A bicyclist killed in a hit-and-run accident Friday night rode 100 miles a week and was dedicated to safety, his wife said Monday.
Police were still searching Monday for the hit-and-run driver who killed Rick Beard, 54, of the 7900 block of Davis Drive in Clayton. Beard was struck about 8:45 p.m. by a car that then sped away.
Police Chief Sam Dotson said Monday that video footage from a camera mounted to Beard’s bicycle showed that Beard rolled through a stop sign at North Sarah Street and Cook Avenue just before the accident.
However, it wasn’t clear from the video what caused the accident, Dotson said. Tail lights were visible in the video, but police were unsure if they were from the vehicle involved.
The video showed Beard leaving Forest Park and making his way through city neighborhoods before approaching North Sarah Street and Cook Avenue, an intersection with a four-way stop.
Police recovered a black and maroon 2006 Pontiac Grand Prix in the 4700 block of Kensington Street. Investigators believe the car was involved in the crash and are analyzing it for evidence.
Sonia Beard said cycling was her husband’s primary source of exercise. She said he chose routes through residential areas instead of using main roads, wore reflective clothing and outfitted the front, rear and sides of his bike with blinking lights.
She said bicycle safety was so important to him that he would routinely stop and admonish ill-equipped cyclists about wearing bike helmets.
“He’d stop strangers and have a conversation with them,” his wife said. “He would remind them the right way you have to dress when you’re on a bike.”
A small group of cyclists gathered outside of St. Louis City Hall on Monday morning to draw attention to roadway conditions for riders in the city.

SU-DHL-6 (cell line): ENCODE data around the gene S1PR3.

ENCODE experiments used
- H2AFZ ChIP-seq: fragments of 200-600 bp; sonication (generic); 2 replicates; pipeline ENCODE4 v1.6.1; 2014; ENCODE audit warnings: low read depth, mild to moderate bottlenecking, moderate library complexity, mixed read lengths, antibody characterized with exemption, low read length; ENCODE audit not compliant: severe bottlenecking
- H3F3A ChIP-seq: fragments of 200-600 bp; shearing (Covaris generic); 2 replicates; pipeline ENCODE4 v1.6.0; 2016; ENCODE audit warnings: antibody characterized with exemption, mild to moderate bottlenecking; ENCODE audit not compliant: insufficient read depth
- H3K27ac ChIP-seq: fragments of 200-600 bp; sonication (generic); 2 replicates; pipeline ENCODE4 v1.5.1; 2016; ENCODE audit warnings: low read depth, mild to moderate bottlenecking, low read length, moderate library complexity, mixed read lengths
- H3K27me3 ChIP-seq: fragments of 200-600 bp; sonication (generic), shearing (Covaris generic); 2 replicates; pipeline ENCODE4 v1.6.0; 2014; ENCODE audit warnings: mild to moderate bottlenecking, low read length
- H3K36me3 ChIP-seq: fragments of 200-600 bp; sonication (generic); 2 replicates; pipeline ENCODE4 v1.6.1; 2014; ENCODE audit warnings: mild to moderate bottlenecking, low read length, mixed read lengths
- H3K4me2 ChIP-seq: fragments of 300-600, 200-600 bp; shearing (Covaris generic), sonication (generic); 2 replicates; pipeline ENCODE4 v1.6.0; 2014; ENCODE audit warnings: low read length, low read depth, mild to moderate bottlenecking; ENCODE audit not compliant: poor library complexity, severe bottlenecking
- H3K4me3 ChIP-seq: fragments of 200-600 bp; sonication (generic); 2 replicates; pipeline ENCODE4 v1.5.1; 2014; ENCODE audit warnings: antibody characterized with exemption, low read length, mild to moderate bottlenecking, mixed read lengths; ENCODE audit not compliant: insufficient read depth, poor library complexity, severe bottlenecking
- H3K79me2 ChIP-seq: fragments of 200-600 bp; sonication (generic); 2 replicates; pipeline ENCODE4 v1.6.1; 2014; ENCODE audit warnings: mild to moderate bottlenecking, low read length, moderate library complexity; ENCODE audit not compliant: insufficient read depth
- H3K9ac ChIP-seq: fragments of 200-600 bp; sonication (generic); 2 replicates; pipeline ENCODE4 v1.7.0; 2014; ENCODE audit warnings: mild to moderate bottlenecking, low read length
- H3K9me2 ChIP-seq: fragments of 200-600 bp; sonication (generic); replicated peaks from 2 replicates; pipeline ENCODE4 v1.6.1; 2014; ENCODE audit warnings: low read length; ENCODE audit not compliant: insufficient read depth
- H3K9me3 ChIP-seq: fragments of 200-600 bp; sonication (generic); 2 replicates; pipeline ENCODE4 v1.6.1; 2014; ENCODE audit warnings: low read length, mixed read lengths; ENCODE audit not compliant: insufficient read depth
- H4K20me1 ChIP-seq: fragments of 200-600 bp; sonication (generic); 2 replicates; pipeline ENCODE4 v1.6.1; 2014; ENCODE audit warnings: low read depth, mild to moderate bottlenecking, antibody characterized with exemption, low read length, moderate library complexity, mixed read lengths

A dozen or so protesters stood outside the steps with large cardboard signs that combined to read, “No more dead cyclists.”
Michelle Funkenbusch, an attorney who has represented cyclists injured in accidents, said she was pleased with investments the city has made over the years to make roads more bike- and pedestrian-friendly, such as adding bike lanes, but that more needed to be done. “A bike lane doesn’t protect you if you don’t have barriers,” she said.
Funkenbusch said the biggest challenge was the attitude held by some drivers that cyclists don’t belong on the roads. She noted that she has had to hop curbs on a few occasions when cars have crowded her off the road.
“We think the city is very supportive of cyclists,” she said. “We just need drivers to get on board with that.”
Jeff Rainford, chief of staff for Mayor Francis Slay, is meeting with the group this week. He said they seemed to be misinformed about changes the city has made and projects underway to make roads safer for riders and pedestrians. “We’ve been addressing this issue for a very long time,” he said.
Among other changes, he cited adding new bike trails, buffered bike lanes that provide space between the motor vehicle and bicycle lane, as well as the city’s “Complete Streets” initiative, which encourages the city to incorporate access for cyclists and pedestrians into the design of public transportation projects.
The city has 16 miles of dedicated bike lanes and three miles of buffered bike lanes. There are also 36 miles of off-street trails and 74 miles of shared bike/motor vehicle lanes marked with “sharrows.”
By the end of the year, the city will have 36 miles of dedicated bike lanes, 10 miles of buffered lanes and 97 miles of shared lanes, according to Slay spokeswoman Maggie Crane.
The cyclists who gathered outside of City Hall spoke with Board of Aldermen President Lewis Reed, who agreed to sponsor a bill that would require motor vehicles to stay a few feet away from cyclists when passing them. Similar measures have been enacted in other cities and states.
2012 Bicycle and pedestrian accidents in the City of St. Louis and St. Louis County